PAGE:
Joy in the “junk”
Since last spring, we’ve been on quite the KonMari kick in our household.
Well, to be more accurate, my husband has been on quite the KonMari kick, and when he’s on a kick, it’s best to just go with it.
For those of you not familiar with KonMari, it’s shorthand for a method of decluttering–and then organizing–your belongings, as described in Marie Kondo’s book The Life-Changing Magic of Tidying Up: The Japanese Art of Decluttering and Organizing. Basically you go through everything you own, keep/find a home for the items that “spark joy,” and get rid of the rest.
While I find it difficult to not roll my eyeballs out of my own head at the phrase “spark joy,”1 I must admit that her approach is working for us.
The two, hulking wardrobes in our bedroom are now empty; our clothes now fit it one small dresser and two tiny closets.2 We cleared out five (!!!) bookshelves, selling some of their contents to a local bookstore and donating the rest. All those wedding gifts we excitedly added to our registry over 13 years ago but never used?3 Passed along to friends or left in the alley behind our house4 to be found by a lucky dumpster diver. All those file folders stuffed with bills from services we don’t even use anymore?5 Sayonara, suckers!
KonMari wasn’t always a fun process for us–it’s my experience that those instances in which more than one member of the family wants to KonMari a room are exceptionally rare–but it was good. Stuff can be suffocating, and it felt good to take control of our space and trim the fat, if you will. And we’re trying to keep our KonMari momentum (KonMarmentum?) going, particularly when it comes to more stuff coming into our house–or back into our house, in some cases.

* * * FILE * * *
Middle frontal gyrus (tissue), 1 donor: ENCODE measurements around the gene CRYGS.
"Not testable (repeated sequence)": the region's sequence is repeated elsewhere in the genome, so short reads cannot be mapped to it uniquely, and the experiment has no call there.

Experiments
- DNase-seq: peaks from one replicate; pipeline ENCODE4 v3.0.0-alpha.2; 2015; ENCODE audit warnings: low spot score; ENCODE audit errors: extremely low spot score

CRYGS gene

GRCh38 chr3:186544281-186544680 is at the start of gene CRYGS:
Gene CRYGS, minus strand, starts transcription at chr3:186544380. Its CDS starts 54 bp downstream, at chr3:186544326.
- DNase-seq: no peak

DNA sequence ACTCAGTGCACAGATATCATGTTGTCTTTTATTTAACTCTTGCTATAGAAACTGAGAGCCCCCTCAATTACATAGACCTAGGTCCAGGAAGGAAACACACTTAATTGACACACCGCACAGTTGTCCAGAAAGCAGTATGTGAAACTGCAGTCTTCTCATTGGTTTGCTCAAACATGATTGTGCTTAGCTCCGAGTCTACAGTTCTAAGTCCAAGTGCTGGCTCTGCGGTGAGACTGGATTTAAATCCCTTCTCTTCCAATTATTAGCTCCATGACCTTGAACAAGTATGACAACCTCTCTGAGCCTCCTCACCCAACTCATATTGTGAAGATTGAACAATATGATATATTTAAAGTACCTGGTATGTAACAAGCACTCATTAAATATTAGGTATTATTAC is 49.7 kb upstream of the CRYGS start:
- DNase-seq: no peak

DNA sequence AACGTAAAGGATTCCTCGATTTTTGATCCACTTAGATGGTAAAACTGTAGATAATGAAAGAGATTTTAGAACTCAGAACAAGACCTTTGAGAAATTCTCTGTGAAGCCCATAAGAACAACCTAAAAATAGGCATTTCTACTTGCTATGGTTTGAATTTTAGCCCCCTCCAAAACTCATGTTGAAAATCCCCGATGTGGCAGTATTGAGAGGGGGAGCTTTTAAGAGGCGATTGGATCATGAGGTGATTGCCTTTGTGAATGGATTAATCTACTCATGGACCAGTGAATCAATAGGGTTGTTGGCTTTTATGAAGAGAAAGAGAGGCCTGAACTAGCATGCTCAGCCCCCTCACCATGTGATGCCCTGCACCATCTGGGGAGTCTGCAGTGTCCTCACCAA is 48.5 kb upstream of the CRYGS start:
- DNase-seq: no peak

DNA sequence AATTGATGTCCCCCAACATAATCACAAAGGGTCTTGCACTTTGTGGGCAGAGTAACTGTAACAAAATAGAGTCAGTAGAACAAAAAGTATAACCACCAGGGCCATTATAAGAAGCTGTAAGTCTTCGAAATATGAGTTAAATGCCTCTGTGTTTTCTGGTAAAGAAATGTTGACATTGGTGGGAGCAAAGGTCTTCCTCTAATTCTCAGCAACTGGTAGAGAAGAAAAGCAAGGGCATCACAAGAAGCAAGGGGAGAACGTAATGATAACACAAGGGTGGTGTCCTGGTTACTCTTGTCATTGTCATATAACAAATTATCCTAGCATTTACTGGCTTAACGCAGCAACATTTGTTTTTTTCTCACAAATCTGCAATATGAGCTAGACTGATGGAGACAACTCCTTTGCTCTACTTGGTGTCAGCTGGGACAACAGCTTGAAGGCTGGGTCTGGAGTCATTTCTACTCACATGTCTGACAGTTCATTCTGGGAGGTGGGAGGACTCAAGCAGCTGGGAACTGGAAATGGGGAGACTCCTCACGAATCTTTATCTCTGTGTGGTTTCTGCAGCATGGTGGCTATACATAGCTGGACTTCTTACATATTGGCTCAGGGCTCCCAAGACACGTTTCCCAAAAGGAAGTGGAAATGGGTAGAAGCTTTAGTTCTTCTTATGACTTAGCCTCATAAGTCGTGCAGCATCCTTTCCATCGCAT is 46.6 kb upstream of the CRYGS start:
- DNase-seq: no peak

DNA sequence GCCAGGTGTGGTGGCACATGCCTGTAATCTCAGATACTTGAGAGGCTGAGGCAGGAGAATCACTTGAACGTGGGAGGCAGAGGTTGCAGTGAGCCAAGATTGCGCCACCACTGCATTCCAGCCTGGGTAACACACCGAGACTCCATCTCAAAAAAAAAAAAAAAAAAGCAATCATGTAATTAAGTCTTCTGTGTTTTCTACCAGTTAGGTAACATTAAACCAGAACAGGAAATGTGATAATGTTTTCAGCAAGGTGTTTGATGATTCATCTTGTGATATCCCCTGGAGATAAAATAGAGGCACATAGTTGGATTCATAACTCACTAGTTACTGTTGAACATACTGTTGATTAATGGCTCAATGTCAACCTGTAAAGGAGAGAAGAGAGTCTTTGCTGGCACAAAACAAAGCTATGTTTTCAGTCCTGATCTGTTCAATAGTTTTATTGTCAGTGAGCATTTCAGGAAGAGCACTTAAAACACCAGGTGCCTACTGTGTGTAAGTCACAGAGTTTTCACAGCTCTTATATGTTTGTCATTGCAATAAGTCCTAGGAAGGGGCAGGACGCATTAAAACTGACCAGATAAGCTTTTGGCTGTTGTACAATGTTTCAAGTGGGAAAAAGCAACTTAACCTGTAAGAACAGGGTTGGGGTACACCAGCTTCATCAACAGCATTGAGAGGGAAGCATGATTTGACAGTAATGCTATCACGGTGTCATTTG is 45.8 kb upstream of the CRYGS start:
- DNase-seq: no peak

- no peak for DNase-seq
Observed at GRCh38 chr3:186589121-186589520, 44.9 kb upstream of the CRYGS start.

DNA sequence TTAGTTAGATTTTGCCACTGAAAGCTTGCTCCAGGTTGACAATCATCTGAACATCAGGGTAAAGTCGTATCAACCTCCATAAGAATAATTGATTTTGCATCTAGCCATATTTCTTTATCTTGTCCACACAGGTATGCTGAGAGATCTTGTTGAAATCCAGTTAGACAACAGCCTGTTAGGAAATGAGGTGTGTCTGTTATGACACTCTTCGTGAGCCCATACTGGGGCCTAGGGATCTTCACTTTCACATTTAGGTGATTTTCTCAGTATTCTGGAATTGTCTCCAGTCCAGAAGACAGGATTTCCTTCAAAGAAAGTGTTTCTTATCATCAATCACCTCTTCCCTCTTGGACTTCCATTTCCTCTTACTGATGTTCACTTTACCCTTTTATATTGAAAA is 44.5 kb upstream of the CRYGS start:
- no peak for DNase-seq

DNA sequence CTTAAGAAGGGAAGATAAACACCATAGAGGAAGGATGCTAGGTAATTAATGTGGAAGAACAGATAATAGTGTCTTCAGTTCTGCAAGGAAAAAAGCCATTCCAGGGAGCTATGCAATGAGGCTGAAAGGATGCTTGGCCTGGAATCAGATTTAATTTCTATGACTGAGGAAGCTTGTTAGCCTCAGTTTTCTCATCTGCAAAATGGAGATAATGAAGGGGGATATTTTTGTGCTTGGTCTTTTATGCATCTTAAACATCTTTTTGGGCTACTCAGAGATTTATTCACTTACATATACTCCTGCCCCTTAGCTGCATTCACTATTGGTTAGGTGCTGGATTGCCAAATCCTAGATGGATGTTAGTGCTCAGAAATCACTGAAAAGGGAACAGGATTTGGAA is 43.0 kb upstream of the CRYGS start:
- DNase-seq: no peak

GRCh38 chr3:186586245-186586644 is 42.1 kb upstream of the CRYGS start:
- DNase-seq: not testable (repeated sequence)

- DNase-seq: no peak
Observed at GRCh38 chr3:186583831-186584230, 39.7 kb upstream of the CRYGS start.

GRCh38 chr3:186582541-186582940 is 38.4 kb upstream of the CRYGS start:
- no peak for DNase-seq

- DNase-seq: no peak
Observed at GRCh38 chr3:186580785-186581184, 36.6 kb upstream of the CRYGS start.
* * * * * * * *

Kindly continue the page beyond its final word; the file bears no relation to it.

In February of last year, a friend of mine had a baby boy. As the younger brother of two girls, this little guy could only rely on hand-me-downs from his sisters but so much. My son’s preschool-era clothes continue to make the rounds among his younger friends, but his baby clothes were just sitting in a big Rubbermaid tub in our attic when this new little boy arrived. So off they went to be put to good use by these family friends.
Cut to last week when I got a text from my friend telling me she had our baby clothes all ready to return and asking when I wanted to schedule a hand-off. I hesitated, my head flurrying with thoughts…
We don’t need baby clothes, so what’s the point of stuffing that big ol’ tub into our attic again?
I should probably just tell her to pass them along to someone else.
It would be very non-KonMari of us to bring something back into our house after getting rid of it.
Do those baby clothes really “spark joy” for me?
In a word: yes. YES. YESSSSSSSSSSSSS.
Am I going to have another baby to wear those tiny clothes? Probably not. But I had a baby who did wear those tiny clothes. Now he’s all arms and legs and opinions and silliness. And while I love the boy he is, I will always want to celebrate the baby he was. Sometimes I do that by marveling at impossibly small socks and little footie pajamas.6 It still sparks joy, and I don’t see that stopping anytime soon.
1 My mop doesn’t exactly “spark joy” when I look at it, but I still need the damn thing.
2 Our house was built in 1928, so the closets are really more like glorified nooks with doors.
3 Ice cream maker, I’m looking at you.
4 We call it “The Magical Alley.” Items placed back there typically disappear within the hour. It’s one of my most favorite features of our home!
5 Comcast, now I’m looking at you.
6 For what it’s worth, I’m going to lend the bulk of these clothes to another friend who just welcomed a baby boy. But the big ol’ tub will be back. It will always come back.
(Front page image by Megan Sparks)